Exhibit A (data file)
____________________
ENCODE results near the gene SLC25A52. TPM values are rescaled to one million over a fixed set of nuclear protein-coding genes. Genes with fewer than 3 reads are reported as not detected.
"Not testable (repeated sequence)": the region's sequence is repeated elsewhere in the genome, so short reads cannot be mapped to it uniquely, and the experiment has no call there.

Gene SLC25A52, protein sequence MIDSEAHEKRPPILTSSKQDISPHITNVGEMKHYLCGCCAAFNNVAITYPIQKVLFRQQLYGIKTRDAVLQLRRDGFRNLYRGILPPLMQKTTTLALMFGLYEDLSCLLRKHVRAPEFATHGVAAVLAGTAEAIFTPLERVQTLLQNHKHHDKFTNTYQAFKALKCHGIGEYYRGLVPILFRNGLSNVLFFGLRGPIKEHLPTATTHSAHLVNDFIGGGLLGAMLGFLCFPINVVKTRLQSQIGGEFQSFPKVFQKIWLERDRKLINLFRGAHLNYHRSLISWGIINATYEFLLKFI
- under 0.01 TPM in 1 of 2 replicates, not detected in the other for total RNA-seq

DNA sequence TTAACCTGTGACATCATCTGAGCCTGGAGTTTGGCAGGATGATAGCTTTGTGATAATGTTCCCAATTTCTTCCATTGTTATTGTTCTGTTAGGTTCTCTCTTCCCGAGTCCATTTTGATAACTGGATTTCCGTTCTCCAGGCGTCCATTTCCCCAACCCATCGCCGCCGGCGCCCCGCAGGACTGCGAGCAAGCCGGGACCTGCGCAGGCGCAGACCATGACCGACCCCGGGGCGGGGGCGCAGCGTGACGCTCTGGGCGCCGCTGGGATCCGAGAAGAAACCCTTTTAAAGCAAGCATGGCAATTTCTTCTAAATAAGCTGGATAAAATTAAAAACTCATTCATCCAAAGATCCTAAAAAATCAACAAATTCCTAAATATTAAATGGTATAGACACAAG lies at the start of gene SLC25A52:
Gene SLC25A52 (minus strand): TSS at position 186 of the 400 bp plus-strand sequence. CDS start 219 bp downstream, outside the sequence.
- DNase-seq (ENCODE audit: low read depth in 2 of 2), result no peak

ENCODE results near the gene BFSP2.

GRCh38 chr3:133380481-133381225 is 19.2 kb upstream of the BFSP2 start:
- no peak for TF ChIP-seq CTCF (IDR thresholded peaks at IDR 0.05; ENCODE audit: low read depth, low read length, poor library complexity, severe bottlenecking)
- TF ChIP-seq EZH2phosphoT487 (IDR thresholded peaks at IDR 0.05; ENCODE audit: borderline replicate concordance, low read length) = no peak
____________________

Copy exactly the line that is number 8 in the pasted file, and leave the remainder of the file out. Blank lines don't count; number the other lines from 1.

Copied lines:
ENCODE results near the gene BFSP2.